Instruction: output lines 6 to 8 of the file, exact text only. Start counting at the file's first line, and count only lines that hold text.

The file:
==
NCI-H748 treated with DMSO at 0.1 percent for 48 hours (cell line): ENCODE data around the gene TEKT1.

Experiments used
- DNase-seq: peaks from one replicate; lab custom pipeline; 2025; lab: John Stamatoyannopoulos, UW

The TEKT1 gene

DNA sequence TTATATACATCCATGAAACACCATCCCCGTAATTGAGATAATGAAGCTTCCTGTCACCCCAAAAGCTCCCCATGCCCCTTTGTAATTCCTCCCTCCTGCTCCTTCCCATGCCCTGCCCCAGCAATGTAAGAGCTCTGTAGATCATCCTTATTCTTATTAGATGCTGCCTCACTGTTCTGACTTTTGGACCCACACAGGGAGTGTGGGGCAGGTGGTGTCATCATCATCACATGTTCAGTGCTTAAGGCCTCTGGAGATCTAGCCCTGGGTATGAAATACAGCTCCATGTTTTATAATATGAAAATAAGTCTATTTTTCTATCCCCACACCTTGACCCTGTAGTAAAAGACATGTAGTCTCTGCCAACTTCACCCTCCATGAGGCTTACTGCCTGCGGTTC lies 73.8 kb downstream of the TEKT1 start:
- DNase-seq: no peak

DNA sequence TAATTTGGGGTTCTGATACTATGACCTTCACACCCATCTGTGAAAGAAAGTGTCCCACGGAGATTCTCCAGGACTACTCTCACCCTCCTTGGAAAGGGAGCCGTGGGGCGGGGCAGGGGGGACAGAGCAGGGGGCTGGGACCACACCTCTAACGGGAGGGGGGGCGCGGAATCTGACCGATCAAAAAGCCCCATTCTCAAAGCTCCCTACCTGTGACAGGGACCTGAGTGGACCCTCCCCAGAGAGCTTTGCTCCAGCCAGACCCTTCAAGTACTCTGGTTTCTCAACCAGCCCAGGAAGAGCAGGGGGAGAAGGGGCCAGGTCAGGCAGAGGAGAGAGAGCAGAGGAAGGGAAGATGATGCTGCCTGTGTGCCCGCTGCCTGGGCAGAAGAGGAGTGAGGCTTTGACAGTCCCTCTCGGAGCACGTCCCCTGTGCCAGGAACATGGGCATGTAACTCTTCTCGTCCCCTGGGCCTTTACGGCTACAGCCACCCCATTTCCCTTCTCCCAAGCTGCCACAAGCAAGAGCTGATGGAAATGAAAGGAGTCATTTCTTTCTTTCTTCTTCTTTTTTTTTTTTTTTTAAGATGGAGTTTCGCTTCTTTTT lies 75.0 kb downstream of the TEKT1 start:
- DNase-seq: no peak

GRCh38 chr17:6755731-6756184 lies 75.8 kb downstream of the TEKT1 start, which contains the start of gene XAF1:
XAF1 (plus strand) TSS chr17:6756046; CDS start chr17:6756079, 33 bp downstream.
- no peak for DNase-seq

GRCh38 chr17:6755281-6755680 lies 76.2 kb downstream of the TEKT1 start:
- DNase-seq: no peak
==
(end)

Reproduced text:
- DNase-seq: no peak

DNA sequence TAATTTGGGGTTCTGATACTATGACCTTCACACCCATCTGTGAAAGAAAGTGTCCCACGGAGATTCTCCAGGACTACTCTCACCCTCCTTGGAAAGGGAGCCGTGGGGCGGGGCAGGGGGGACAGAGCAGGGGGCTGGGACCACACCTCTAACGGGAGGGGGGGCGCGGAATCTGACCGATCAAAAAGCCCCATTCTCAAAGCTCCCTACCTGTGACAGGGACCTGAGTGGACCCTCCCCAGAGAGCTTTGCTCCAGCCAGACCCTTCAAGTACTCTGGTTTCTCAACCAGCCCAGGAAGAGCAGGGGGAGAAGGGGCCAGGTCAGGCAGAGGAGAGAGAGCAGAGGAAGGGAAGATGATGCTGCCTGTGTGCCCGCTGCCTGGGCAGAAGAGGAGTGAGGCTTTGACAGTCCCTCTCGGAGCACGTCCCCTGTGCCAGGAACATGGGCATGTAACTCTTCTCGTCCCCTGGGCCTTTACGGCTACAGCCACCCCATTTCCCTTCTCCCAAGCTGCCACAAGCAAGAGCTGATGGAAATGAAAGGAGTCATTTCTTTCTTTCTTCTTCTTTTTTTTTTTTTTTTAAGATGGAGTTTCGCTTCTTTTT lies 75.0 kb downstream of the TEKT1 start:
- DNase-seq: no peak